Why prepare? The reasons may seem obvious but nevertheless need emphasising. As a professional you are judged on how well you perform – by students, your institution, external bodies and in other contexts. Higher education is becoming increasingly competitive and more regulated. Teachers are now expected to meet professional standards that are more explicit and demanding than ever before. You and your employer institution now operate in a framework where you can be held legally accountable for the way you treat disabled students.
Preparation has always been an important part of teaching. It is particularly important when teaching disabled students because their needs are often different to those of other students. Also there are serious consequences for students, for you and for your employer institution if you fail to do so.
Your preparation covers three main areas.
Preparation is not just important for you. Disabled students may find it important to prepare themselves for your teaching so that they know what is likely to be involved and are clear about your expectations. If a student has an individual learning support worker then they may need to work together to prepare for your sessions.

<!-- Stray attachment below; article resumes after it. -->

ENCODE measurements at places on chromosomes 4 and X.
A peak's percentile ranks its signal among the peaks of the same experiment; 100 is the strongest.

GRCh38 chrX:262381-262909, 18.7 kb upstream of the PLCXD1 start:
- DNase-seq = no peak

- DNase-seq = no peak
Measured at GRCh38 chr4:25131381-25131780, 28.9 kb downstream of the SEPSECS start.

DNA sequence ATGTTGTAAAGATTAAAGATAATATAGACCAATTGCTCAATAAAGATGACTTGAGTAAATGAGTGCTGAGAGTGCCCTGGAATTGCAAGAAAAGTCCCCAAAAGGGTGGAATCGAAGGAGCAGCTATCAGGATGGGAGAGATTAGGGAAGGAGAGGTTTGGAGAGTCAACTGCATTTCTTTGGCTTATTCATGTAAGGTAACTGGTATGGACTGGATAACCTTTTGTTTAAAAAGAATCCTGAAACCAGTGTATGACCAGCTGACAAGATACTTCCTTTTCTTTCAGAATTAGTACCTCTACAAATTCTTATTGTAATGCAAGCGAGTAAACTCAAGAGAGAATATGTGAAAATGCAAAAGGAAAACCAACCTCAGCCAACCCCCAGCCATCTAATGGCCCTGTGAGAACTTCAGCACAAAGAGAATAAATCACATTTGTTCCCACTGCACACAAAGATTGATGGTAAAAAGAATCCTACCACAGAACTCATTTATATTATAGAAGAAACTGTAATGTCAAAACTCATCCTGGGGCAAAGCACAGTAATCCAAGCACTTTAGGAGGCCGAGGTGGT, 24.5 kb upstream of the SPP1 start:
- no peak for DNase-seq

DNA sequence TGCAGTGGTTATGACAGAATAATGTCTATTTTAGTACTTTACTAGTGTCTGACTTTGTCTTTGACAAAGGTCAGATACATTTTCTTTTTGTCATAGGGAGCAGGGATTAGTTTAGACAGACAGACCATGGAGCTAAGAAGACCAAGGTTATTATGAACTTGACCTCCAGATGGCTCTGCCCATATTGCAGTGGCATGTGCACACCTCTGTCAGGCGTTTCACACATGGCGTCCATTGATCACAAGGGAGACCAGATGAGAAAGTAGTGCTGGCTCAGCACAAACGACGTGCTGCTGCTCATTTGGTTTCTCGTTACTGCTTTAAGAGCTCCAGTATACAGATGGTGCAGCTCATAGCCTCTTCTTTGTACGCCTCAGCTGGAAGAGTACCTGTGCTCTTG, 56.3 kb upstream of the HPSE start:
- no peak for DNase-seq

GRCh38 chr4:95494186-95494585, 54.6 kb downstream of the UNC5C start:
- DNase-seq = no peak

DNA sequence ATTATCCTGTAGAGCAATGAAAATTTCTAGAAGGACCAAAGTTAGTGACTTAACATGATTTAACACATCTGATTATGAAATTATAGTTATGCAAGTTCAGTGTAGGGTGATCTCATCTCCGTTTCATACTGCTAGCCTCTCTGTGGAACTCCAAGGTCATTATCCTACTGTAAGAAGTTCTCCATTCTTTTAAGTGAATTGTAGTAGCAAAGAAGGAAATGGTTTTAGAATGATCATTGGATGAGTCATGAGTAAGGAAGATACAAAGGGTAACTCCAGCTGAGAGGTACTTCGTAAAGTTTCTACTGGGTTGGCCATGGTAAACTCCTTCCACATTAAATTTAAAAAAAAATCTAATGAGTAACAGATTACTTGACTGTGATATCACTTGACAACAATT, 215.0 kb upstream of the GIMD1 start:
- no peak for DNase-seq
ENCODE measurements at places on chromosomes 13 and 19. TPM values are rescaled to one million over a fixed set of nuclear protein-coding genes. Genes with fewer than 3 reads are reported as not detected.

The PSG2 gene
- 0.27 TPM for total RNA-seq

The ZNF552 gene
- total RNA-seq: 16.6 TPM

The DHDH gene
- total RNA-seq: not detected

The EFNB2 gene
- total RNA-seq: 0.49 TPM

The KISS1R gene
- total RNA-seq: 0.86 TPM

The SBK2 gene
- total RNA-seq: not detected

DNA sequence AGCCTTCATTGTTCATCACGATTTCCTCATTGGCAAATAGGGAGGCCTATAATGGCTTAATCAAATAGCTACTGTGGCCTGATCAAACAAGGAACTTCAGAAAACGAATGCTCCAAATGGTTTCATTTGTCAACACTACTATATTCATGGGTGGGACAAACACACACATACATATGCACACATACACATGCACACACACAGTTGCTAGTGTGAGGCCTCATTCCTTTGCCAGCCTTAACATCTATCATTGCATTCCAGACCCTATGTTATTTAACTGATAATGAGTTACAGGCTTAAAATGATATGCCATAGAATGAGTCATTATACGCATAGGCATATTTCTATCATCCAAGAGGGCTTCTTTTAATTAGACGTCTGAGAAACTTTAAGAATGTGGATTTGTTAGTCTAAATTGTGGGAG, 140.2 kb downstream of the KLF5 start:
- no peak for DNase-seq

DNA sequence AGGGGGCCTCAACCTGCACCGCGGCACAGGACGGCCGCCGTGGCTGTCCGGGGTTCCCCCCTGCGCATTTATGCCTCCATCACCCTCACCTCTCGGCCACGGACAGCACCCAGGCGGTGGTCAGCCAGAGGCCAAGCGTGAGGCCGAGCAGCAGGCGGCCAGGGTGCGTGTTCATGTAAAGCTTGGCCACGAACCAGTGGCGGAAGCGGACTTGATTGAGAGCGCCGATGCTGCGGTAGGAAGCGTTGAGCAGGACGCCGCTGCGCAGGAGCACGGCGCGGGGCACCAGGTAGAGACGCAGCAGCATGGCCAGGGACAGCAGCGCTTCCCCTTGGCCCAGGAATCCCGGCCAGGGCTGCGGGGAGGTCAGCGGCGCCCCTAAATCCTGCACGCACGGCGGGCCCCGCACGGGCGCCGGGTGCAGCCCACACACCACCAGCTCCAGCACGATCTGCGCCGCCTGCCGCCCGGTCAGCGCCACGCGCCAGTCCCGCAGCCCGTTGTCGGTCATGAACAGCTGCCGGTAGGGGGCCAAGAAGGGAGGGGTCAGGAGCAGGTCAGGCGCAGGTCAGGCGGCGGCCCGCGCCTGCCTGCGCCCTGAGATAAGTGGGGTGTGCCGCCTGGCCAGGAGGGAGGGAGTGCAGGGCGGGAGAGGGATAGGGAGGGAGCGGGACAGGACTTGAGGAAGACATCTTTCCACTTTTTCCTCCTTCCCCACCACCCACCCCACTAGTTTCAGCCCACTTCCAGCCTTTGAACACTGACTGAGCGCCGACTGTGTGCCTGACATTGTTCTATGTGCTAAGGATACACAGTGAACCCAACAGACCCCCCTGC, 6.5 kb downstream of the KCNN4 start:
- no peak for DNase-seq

When you are preparing to teach you may not necessarily know that you have a disabled student in your class. For example, mental health difficulties are often not disclosed by students, and there are other hidden disabilities. So even if you have not prepared adjustments for a particular student you should be aware of some of the more common barriers to learning experienced by some students and make sensible anticipatory adjustments wherever possible.
There are many issues to consider when identifying a student's needs, but it is important to remember that they may fluctuate from day to day. As the course progresses, try to review with students whether you are meeting their needs.